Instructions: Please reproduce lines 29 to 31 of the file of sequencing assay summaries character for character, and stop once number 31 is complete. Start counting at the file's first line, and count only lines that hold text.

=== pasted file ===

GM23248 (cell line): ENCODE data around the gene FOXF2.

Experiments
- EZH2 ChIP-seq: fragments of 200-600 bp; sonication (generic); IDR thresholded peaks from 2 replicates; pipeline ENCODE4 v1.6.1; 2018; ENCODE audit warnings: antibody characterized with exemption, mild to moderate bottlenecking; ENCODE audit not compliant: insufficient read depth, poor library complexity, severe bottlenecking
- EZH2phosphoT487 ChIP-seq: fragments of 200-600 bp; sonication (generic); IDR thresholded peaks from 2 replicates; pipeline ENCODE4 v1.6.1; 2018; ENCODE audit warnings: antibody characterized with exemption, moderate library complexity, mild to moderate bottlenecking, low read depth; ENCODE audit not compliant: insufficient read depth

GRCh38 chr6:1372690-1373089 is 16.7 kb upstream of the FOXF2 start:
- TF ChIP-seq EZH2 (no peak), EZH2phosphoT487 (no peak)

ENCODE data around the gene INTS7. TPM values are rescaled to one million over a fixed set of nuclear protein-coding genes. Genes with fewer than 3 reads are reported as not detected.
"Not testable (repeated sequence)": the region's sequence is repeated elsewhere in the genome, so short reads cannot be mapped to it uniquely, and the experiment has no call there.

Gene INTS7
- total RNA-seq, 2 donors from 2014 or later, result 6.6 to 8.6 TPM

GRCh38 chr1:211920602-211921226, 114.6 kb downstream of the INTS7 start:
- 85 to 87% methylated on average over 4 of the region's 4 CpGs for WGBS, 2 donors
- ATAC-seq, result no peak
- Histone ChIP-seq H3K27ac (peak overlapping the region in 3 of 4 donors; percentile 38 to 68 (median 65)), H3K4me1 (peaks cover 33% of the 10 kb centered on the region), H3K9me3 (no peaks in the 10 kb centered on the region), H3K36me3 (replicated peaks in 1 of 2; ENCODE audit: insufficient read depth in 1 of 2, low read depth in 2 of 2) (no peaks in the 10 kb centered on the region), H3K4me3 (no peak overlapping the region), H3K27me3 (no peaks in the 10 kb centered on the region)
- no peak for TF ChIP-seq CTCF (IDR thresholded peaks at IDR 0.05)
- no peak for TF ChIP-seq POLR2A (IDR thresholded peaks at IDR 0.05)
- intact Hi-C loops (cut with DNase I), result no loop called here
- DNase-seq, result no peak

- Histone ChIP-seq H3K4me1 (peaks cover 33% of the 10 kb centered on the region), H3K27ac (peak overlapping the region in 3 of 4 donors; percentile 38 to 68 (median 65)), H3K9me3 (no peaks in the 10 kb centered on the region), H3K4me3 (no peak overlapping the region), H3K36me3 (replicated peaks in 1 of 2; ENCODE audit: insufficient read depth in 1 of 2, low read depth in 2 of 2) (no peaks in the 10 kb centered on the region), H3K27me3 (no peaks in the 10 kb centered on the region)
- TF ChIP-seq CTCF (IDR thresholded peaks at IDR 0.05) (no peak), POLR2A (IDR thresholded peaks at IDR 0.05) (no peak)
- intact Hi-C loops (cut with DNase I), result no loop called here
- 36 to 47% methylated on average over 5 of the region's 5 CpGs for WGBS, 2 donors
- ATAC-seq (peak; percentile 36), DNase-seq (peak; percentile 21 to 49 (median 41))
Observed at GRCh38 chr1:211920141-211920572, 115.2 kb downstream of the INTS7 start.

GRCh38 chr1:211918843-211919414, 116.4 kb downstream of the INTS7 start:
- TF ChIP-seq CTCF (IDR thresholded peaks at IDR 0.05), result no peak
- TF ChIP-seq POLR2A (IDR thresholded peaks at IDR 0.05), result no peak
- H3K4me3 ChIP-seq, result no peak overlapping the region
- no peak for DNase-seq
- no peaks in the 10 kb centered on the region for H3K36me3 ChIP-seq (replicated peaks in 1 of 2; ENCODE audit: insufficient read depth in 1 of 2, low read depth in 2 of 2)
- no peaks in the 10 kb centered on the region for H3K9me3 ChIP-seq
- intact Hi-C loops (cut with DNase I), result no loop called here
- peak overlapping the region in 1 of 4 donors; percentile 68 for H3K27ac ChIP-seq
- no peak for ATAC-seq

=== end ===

- no peak for DNase-seq
- no peaks in the 10 kb centered on the region for H3K36me3 ChIP-seq (replicated peaks in 1 of 2; ENCODE audit: insufficient read depth in 1 of 2, low read depth in 2 of 2)
- no peaks in the 10 kb centered on the region for H3K9me3 ChIP-seq